How do the increased incidences of autism in America track with exposure levels to suspected environmental toxins?
The question yielded surprising answers in a study recently published by respected open access publisher, BioMed Central, entitled "A Comparison of Temporal Trends in United States Autism Prevalence to Trends in Suspected Environmental Factors." The conclusion of the study, conducted by Cynthia D. Nevison, an atmospheric and environmental research scientist at the University of Colorado, Boulder, is that, while most of the suspected environmental toxins examined have flat or decreaing temporal trends that correlated poorly to the rise in autism, cumulative aluminum adjuvants and cumulative total immunizations are among the few factors that reveal the opposite.
Nevison notes that a recent comprehensive study of autism spectrum disorder rates among twins supports the dominant influence of environmental factors and the importance of genetic susceptibility. Since genes aloe do not mutate rapidly, she claims, trends in environmental toxins are relevant and can provide valuable clues into the causes of autism.
In her study, Nevison compared data on autism rates for birth years 1970–2005 derived from the California Department of Developmental Services (CDDS) and the United States Individuals with Disabilities Education Act (IDEA) with data on trends in suspected toxins derived from extensive literature survey.
I’ve compiled this chart to illustrate the findings of how the rise in autism correlates to the specific toxins/factors:
The reasons for the downward trends are varied and fascinating, ranging from those toxins that have been banned (e.g., lead) to those that have been replaced by newer technology (e.g., organochlorine pesticide reduction due to the advent of genetically modified crops). The following are excerpts from the study:
Austism and Mercury
Postnatal Thimerosal therefore seems unlikely to be driving the ongoing increase in autism in the 2000s, although a recent reported decrease in the severity of ASD among younger birth cohorts may coincide with the Thimerosal phaseout.
A possible confounding factor in the postnatal Thimerosal analysis is the administration of flu shots to pregnant women, which increased in the late 1990s/early 2000s around the same time that Thimerosal was being phased out of children’s vaccines. Many flu shots still contain 25 μg Hg and thus may be leading to increased prenatal exposure.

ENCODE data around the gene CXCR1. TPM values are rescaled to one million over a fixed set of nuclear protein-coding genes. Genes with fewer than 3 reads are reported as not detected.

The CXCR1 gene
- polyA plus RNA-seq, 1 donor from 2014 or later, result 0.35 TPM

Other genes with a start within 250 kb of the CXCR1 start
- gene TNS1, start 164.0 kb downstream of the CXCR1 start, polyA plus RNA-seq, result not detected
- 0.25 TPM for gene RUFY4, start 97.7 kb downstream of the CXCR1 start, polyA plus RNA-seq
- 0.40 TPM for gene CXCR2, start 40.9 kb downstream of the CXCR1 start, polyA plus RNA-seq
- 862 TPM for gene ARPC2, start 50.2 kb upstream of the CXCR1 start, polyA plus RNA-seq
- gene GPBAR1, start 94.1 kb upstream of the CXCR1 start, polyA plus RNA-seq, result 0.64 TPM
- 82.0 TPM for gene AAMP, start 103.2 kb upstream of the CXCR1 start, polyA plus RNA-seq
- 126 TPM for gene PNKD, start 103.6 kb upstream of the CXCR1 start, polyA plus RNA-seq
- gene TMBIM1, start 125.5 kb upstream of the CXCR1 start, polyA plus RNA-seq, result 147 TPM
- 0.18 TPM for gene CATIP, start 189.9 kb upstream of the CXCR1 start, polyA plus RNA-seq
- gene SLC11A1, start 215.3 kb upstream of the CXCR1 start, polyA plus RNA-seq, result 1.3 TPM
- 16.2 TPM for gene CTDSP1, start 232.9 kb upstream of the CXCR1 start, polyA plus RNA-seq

Autism and Aluminum
Other vaccine indices, including cumulative aluminum adjuvants and cumulative total number of immunizations, continue to correlate strongly with autism trends. Aluminum is a demonstrated neurotoxin that can induce neuroimmune disorders and cellular oxidative stress. Several recent studies have described biological mechanisms by which aluminum could contribute to autism and have emphasized the need to consider the interaction of aluminum and vaccines with other pharmaceuticals, including antibiotics and the antipyretic acetaminophen. The upward trend in aluminum adjuvant exposure is also notable in that very young infants have experienced the largest relative increases from the early 1980s to 2005. Newborns have seen essentially an infinite increase due to the hepatitis B birth dose, the receipt of which has been linked epidemiologically to increased autism risk, while 2 month-olds have seen about a 3-fold increase in aluminum adjuvant exposure.
Other Autoimmune Disorders
It is also possible that the drivers of the temporal trend in autism are tied into the factors responsible for the rise in other autoimmune or hyperimmune system diseases such as asthma, Crohn’s disease, lupus, and type 1 diabetes. All of these diseases have increased in recent decades in the U.S as well as in many other countries.
I agree strongly with Nevison that the correspondence between trends in autism and environmental factors is a useful method for identifying possible triggers of autism to help focus future research. And while she emphasizes that the correlation between autism and PBDEs, cumulative aluminum adjuvants, and glyphosate is not proof of causation (given the ecological nature of this study, in which the exposure data were aggregated at the group level), I feel the results of her survey necessitate an urgent need for America’s public and private research communities to dedicate more resources to studying these triggers to halt the alarming rise in autism worldwide.